Yes. An example would be the many satisfactory applications in underground sewage lift stations.

Is the ADD-A-PHASE® available in an explosion-proof enclosure?

No. Normal heat rise of components requires sufficient cooling, one of the factors which has made the explosion-proof case impractical.

What is the life expectancy of the ADD-A-PHASE®?

The components selected and manufactured for the ADD-A-PHASE® have a life comparable to that of the average three-phase motor. This long life and reduced maintenance is one of the many advantages of the ADD-A-PHASE® over the conventional single-phase motor.

What is the availability of the ADD-A-PHASE®?

Standard ADD-A-PHASE ® models listed on our site are available within a week (plus shipping time). Special application converters may require slightly longer.

What is the need and availability of replacement parts?

The ADD-A-PHASE®, being a static device with only a few moving parts, is relatively free of maintenance. Should replacement parts be necessary, immediate shipment can be made from factory stocks, or they can be readily acquired from local sources.


What is the power factor during starting?

The power factor will be very high during starting, near unity. The ADD-A-PHASE® draws a reduced starting current during starting due to the capacitance built into the converter. Due to this, starting KVA is approximately that of the 3-phase across-the-line starting.

What is the power factor when the three-phase motor is supplied with energy from the ADD-A-PHASE®?

Independent laboratory studies rate the power factor of the converter at almost unity on the single-phase line. This feature is of extreme importance and advantage to both the power supplier and user. On the other hand, repulsion-induction single-phase motors have a power factor range of only 60 to 80%.

How close can the currents be balanced?

On a constant load application, balance can be effected as close as that of the threephase motor operating from a three-phase line.

Are currents in balance under all conditions, particularly where a swinging load is encountered as with oil pumping?

No. Swinging load conditions necessitate the phases being balanced on installation for the maximum load. Where the load is reduced due to swinging, the unbalance should be disregarded insofar as none of the phases carries a current exceeding the nameplate rating. Minimal loss of efficiency is normally encountered.

Do the balanced current and voltage relationships exist only when both motor and converter are in normal operation under load?

Yes. The voltage that exists, with the converter energized and the motor off, will reflect the autotransformer’s settings. They are only useful for identifying the phases and the tap setting. The motor must be connected, with its normal load applied, to take readings which verify, or can be used to achieve, balanced currents and voltages.

Can the ADD-A-PHASE® be balanced by checking output voltages?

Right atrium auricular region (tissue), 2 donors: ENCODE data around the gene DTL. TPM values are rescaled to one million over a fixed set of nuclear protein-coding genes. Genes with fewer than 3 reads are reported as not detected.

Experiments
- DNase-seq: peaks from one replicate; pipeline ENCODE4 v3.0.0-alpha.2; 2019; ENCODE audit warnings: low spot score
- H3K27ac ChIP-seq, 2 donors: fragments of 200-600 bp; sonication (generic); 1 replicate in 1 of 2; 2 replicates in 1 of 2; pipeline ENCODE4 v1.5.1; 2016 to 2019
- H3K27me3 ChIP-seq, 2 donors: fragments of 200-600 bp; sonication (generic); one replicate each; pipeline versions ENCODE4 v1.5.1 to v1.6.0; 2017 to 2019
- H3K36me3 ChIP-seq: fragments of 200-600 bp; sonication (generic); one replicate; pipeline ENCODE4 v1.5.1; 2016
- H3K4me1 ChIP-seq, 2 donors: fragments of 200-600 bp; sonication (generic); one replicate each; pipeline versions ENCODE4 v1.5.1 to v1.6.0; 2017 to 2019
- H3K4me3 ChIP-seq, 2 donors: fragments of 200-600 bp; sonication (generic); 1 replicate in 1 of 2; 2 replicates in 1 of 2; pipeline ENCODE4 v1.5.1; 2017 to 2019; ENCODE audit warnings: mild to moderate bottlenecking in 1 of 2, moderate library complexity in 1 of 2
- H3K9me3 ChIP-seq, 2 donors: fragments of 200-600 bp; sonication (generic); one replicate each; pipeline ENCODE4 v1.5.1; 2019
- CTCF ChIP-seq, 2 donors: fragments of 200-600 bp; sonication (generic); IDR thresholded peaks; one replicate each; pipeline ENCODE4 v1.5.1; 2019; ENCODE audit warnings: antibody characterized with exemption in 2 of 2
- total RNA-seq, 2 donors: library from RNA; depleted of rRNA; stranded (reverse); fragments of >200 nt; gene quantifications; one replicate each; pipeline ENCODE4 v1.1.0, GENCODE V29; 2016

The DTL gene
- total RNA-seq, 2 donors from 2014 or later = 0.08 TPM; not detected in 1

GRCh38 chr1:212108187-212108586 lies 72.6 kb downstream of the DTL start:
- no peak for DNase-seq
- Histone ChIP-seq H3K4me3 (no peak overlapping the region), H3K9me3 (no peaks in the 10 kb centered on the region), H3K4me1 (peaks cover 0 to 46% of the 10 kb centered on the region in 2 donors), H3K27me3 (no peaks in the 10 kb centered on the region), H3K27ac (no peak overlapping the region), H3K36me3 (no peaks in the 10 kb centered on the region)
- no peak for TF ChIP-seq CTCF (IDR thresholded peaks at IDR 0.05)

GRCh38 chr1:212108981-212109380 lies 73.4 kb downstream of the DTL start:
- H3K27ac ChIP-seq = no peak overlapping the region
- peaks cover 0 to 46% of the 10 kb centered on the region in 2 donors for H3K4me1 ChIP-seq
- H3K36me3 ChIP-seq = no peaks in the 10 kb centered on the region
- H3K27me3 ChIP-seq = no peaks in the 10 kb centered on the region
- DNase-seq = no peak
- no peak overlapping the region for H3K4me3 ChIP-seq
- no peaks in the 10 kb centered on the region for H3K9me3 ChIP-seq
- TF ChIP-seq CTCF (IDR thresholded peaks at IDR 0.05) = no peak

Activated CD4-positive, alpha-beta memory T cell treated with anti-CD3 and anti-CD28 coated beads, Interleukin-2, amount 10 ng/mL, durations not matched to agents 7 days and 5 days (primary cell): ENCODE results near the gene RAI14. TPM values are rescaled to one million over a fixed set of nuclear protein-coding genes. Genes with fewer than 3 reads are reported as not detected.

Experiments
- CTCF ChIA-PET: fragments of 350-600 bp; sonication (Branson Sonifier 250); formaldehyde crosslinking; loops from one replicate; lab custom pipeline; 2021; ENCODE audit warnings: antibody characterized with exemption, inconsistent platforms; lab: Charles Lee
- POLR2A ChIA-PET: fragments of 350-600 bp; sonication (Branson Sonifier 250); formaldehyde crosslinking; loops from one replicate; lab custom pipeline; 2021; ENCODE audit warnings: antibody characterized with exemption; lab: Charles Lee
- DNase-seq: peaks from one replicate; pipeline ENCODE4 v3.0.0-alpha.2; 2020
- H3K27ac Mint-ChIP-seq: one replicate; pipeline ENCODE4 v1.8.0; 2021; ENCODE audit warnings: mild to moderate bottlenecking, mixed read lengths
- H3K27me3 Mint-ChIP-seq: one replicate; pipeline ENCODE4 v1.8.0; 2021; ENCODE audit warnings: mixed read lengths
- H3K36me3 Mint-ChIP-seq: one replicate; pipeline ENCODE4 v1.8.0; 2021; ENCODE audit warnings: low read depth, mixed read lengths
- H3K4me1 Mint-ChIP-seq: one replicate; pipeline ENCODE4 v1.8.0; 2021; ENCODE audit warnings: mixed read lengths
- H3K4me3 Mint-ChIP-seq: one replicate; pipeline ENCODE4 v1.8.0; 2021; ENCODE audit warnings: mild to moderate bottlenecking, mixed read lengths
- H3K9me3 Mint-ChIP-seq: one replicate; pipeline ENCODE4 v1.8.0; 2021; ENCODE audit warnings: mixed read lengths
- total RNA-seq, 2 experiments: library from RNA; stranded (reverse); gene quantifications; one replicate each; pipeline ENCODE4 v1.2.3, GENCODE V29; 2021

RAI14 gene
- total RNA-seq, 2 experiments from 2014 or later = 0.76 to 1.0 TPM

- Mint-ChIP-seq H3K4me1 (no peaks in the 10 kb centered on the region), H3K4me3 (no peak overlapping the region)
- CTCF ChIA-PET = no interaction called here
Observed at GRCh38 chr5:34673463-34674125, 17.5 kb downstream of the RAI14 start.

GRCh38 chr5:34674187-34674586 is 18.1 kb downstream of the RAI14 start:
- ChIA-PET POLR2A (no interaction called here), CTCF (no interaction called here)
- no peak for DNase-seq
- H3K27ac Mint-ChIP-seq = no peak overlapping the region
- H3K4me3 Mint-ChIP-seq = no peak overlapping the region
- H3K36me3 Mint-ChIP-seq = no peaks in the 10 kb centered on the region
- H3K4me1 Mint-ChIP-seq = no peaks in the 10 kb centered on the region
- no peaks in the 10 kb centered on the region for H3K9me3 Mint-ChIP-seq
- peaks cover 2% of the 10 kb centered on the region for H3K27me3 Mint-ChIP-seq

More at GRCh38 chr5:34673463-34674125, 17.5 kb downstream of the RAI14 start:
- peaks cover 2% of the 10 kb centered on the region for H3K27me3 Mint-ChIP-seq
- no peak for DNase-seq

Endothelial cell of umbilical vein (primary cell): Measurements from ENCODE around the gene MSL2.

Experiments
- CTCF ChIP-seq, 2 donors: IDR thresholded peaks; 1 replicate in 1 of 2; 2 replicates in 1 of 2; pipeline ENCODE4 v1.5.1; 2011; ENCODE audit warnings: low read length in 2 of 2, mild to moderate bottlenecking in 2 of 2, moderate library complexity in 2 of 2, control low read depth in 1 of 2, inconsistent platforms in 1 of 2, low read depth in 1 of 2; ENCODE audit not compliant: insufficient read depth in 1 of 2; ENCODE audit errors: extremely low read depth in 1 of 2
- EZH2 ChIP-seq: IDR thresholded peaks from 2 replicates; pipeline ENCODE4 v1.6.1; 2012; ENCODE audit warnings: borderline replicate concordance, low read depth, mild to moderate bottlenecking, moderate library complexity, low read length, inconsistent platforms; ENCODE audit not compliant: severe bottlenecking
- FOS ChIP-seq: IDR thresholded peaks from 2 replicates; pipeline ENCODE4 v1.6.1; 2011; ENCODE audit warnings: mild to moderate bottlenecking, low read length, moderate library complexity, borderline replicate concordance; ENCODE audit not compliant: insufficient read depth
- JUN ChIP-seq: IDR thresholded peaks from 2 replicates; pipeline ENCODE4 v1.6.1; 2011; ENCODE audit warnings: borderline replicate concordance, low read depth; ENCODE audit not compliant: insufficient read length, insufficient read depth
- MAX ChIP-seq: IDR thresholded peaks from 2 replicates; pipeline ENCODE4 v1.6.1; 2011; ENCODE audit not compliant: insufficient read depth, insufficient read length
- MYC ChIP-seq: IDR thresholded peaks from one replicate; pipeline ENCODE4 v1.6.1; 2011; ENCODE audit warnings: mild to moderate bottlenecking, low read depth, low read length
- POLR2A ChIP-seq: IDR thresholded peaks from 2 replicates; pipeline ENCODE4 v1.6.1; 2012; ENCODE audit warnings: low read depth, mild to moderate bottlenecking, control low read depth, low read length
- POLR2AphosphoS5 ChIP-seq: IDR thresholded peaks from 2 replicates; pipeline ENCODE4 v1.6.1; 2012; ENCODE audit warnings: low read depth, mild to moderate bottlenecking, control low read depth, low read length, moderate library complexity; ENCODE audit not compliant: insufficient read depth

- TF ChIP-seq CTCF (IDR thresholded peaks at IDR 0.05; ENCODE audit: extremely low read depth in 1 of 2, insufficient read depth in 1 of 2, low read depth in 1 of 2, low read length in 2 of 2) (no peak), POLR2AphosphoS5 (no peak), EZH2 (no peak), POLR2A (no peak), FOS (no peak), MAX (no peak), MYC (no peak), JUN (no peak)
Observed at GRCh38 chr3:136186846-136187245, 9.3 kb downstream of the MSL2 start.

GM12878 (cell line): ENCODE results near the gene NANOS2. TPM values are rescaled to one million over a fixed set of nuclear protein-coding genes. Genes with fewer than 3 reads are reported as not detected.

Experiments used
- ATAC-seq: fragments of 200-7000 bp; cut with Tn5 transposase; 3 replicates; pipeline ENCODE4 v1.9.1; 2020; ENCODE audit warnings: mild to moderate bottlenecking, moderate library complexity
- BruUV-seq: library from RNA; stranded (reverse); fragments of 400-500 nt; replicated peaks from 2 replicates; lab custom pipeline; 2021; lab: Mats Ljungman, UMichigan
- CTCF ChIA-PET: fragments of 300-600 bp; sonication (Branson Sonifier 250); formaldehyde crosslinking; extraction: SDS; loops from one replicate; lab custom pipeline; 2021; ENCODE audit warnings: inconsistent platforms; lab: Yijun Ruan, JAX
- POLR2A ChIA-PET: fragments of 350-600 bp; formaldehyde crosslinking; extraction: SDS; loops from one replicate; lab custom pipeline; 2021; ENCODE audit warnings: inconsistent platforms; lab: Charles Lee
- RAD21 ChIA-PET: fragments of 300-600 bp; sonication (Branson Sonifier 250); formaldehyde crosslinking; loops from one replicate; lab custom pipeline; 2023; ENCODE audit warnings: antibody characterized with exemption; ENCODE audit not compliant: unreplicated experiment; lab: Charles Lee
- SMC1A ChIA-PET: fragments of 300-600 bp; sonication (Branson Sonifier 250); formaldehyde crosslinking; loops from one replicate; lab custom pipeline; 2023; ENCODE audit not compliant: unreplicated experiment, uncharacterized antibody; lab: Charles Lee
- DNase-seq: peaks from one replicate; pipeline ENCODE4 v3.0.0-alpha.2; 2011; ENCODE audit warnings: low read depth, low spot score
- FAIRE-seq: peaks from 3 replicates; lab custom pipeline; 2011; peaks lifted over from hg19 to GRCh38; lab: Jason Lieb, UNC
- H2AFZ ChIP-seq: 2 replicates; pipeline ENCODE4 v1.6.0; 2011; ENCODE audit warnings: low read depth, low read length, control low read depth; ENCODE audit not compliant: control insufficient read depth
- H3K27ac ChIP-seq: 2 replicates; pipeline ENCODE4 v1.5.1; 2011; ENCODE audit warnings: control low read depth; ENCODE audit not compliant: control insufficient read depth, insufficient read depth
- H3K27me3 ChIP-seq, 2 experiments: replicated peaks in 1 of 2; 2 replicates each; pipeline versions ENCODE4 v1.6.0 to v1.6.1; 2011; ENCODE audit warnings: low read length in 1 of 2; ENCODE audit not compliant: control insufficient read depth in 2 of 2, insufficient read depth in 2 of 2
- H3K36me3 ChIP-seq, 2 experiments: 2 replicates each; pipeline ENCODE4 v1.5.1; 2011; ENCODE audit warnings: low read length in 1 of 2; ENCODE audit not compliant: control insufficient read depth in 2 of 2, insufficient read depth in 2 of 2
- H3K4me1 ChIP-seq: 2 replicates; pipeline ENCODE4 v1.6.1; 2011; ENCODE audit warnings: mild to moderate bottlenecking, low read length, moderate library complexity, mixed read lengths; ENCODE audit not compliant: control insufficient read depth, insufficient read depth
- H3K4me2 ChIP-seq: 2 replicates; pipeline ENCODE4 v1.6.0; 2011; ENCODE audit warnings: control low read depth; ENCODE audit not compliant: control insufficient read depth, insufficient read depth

Yes, but it is not recommended. For best results and accuracy, readings should be taken with an ammeter of the three leads to the motor. When the currents are balanced, the voltages should also be balanced.

What is the single-phase inrush current during starting?

When starting the three-phase motor through the ADD-A-PHASE® the inrush current ranges from 3 to 4 times the rated single-phase running current. This will be dependent upon the motor’s code letter.

Will the ADD-A-PHASE® operate both “delta” and “wye” wound motors?

Yes. The type of winding in the motors is immaterial as far as the operation of the ADD-A-PHASE® is concerned. Unlike some other phase converters, the ADD-A-PHASE® will operate any configuration three-phase induction motor.

What starting torque can the standard ADD-A-PHASE® develop?

The standard Type 2S will develop a minimum of 150% starting torque, sufficient for most general applications.

Are models available which have a higher starting torque than the standard ADD-A-PHASE®?

Yes. Be sure to inform us when requesting a quote if special starting conditions exist.

What breakdown torques can be expected?

The ADD-A-PHASE® will generally provide minimum breakdown torque of 150%. This greatly exceeds most motor load requirements. If higher breakdown torques, please let us know when requesting a quote.

Does the three-phase motor operating through the ADD-A-PHASE® lose its normal efficiency?

No. The overall efficiency, when properly balanced, is the same as the motor’s efficiency on a balanced three-phase line.

What is the overall efficiency of the ADD-A-PHASE®?

The overall efficiency is approximately 97%.

What about efficiency with other type converters?

Efficiencies with other types of converters, exclusive of the ADD-A-PHASE®, are limited to 80% or less, since the phase currents are not normally balanced or a rotating element must be maintained.

What is the voltage input to the ADD-A-PHASE®?

The voltage input should be within 10% of rated voltage.

How is the ADD-A-PHASE® affected by low voltage?

As with a motor, too low a voltage can create a malfunction of the converter, particularly during starting. If low voltage is encountered, the cause should be determined and corrected.

Is there a limitation to the number of starts per hour?

The general purpose ADD-A-PHASE® incorporated electrolytic capacitors which are designed for twenty starts of three second duration, or ten-six second starts per hour. If more starts per hour are required, other types are available.